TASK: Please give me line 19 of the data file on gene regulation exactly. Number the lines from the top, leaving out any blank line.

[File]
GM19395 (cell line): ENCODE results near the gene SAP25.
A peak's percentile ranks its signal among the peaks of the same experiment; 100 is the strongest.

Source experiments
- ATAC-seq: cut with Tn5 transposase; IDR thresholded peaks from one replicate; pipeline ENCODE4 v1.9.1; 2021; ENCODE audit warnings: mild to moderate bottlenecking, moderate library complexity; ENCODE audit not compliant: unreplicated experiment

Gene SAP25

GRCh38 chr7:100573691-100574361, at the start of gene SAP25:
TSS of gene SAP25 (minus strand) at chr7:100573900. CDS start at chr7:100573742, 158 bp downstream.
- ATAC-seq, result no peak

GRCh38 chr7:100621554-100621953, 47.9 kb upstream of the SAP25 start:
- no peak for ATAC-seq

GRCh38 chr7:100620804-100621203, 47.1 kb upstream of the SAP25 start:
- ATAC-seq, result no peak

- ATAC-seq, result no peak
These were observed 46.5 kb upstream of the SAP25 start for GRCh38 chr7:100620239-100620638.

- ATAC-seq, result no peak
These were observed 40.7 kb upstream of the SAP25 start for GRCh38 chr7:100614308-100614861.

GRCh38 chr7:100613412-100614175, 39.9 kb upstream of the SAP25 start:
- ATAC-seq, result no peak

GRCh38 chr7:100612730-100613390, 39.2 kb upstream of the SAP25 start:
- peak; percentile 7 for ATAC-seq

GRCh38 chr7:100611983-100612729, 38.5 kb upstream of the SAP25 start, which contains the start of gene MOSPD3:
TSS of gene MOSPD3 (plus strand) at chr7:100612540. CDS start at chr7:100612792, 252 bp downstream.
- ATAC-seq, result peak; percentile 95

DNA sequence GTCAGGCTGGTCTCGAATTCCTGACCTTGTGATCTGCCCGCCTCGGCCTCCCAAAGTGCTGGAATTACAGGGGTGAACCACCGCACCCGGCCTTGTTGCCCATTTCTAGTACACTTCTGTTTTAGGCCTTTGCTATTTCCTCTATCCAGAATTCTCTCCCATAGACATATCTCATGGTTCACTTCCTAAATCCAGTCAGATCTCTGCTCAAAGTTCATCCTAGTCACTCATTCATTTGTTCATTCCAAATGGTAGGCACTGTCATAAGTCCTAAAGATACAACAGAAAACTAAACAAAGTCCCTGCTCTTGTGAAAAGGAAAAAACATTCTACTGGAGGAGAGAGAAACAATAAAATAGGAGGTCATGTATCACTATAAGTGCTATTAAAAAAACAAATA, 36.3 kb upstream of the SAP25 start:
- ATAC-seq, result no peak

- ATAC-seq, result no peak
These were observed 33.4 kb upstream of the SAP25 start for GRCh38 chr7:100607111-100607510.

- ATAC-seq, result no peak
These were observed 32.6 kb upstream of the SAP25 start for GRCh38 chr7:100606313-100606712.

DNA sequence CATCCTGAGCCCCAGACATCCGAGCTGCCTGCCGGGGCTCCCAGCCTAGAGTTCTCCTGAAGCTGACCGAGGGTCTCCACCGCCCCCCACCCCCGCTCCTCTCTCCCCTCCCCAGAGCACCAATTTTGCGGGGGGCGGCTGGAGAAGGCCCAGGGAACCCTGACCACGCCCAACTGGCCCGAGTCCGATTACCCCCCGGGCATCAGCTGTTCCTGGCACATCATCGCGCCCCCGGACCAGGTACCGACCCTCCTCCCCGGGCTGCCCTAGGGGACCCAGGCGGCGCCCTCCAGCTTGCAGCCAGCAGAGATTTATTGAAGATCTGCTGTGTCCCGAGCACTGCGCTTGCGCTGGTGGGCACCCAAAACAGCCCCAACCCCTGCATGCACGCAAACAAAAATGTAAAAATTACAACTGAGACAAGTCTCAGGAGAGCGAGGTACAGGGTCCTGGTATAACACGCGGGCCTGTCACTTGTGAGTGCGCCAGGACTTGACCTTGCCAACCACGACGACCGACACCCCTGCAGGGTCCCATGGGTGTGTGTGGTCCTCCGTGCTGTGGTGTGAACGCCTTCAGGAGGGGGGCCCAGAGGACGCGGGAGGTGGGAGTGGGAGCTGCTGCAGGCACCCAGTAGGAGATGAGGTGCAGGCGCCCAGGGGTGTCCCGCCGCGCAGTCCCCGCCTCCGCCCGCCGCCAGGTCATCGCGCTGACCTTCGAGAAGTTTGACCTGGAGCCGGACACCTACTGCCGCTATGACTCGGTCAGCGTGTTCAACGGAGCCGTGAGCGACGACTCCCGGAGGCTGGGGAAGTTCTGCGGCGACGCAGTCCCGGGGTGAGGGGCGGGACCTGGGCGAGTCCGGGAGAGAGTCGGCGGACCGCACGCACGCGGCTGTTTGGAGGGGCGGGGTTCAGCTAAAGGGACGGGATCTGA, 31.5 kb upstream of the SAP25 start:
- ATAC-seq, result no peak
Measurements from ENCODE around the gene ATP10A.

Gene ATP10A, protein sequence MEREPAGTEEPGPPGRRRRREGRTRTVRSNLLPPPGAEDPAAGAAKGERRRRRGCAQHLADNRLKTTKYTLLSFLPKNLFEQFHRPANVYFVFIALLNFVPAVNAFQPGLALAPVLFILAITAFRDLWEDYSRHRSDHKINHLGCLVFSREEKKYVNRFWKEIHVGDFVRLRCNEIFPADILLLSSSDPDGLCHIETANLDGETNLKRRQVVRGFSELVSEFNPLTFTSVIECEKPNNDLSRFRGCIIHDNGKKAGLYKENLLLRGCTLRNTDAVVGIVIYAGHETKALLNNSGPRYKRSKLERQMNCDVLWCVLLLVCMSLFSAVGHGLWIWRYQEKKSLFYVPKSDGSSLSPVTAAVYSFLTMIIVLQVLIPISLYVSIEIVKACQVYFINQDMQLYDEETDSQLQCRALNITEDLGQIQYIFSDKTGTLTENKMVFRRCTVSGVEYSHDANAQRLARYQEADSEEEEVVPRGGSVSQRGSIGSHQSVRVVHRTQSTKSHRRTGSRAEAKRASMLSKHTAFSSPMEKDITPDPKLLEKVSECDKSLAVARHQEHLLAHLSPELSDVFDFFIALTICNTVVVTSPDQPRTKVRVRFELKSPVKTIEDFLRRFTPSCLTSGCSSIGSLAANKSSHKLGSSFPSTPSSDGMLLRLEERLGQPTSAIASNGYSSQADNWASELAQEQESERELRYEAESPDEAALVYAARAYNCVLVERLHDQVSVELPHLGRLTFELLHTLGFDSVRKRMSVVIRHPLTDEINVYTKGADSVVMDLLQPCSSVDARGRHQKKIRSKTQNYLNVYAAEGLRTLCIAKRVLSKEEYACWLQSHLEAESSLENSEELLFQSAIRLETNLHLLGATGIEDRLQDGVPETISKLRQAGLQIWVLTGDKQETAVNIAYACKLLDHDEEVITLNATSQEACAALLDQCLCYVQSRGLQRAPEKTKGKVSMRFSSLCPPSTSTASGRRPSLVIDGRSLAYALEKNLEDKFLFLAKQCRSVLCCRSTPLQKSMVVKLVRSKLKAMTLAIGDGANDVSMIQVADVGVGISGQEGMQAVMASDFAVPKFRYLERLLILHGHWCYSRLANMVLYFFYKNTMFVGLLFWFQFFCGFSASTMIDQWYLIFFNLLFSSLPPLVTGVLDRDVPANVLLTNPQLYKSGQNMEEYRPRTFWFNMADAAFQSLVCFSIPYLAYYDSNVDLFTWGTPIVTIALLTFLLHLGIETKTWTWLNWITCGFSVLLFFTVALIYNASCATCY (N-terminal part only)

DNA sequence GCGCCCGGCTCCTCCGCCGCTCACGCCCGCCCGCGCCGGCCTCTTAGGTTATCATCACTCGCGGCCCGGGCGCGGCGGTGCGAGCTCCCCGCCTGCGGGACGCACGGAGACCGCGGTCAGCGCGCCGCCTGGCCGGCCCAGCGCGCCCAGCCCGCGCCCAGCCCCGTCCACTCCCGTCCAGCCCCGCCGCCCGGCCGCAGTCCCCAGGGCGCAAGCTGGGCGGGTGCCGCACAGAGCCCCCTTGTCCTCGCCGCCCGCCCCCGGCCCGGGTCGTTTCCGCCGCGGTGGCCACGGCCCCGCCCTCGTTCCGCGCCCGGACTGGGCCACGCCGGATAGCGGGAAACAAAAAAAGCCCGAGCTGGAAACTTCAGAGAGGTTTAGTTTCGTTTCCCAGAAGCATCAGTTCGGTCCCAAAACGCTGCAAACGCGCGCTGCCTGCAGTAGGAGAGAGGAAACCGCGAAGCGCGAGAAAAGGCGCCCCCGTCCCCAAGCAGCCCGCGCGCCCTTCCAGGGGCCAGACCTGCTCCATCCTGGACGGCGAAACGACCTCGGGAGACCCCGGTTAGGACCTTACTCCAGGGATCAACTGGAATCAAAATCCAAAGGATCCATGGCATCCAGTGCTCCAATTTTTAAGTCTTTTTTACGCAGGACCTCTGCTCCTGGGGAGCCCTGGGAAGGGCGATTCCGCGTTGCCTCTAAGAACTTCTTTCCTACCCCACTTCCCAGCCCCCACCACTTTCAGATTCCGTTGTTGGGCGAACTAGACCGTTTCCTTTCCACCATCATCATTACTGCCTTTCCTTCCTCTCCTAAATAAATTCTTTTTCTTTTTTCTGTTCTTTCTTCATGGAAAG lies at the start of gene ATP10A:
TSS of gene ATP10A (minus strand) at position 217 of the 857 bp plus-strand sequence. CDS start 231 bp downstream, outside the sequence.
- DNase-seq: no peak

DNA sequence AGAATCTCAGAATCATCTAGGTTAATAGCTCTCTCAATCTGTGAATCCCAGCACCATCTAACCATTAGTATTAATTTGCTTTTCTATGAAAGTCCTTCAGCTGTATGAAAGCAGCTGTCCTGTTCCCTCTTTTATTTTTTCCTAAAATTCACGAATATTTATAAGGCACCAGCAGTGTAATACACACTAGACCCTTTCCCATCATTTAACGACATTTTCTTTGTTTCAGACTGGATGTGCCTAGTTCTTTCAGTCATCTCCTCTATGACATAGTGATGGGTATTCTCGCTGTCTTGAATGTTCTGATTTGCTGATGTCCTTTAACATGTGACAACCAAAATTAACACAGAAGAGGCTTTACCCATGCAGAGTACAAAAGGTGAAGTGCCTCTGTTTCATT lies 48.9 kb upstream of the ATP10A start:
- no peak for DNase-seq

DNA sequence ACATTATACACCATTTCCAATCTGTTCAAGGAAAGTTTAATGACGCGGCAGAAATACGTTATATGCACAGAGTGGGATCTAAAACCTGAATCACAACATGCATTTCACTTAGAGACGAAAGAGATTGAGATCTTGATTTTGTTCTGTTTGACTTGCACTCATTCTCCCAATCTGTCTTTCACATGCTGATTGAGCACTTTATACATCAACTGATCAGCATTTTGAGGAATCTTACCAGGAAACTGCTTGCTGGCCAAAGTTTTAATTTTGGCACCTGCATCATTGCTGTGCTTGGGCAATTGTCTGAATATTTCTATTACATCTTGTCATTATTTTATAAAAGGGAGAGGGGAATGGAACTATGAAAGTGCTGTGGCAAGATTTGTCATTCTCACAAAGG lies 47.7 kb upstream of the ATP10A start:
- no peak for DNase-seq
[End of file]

GRCh38 chr7:100612730-100613390, 39.2 kb upstream of the SAP25 start: